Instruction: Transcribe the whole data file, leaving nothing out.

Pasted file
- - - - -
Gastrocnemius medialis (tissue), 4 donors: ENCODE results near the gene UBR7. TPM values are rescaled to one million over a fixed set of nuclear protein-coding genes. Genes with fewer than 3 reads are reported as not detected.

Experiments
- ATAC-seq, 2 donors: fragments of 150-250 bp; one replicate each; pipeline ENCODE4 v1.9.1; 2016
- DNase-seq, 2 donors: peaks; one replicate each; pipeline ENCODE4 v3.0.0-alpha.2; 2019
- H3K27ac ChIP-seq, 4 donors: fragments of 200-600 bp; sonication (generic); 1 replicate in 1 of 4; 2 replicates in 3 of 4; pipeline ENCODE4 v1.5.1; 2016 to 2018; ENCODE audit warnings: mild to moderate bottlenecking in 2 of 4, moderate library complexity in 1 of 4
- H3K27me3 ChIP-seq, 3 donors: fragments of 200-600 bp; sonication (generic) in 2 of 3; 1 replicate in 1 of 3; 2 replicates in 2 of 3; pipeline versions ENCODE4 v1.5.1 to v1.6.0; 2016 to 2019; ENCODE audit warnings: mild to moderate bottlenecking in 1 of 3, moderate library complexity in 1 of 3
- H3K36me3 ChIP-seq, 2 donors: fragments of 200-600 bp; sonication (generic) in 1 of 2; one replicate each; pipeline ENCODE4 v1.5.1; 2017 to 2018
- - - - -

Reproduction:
Gastrocnemius medialis (tissue), 4 donors: ENCODE results near the gene UBR7. TPM values are rescaled to one million over a fixed set of nuclear protein-coding genes. Genes with fewer than 3 reads are reported as not detected.

Experiments
- ATAC-seq, 2 donors: fragments of 150-250 bp; one replicate each; pipeline ENCODE4 v1.9.1; 2016
- DNase-seq, 2 donors: peaks; one replicate each; pipeline ENCODE4 v3.0.0-alpha.2; 2019
- H3K27ac ChIP-seq, 4 donors: fragments of 200-600 bp; sonication (generic); 1 replicate in 1 of 4; 2 replicates in 3 of 4; pipeline ENCODE4 v1.5.1; 2016 to 2018; ENCODE audit warnings: mild to moderate bottlenecking in 2 of 4, moderate library complexity in 1 of 4
- H3K27me3 ChIP-seq, 3 donors: fragments of 200-600 bp; sonication (generic) in 2 of 3; 1 replicate in 1 of 3; 2 replicates in 2 of 3; pipeline versions ENCODE4 v1.5.1 to v1.6.0; 2016 to 2019; ENCODE audit warnings: mild to moderate bottlenecking in 1 of 3, moderate library complexity in 1 of 3
- H3K36me3 ChIP-seq, 2 donors: fragments of 200-600 bp; sonication (generic) in 1 of 2; one replicate each; pipeline ENCODE4 v1.5.1; 2017 to 2018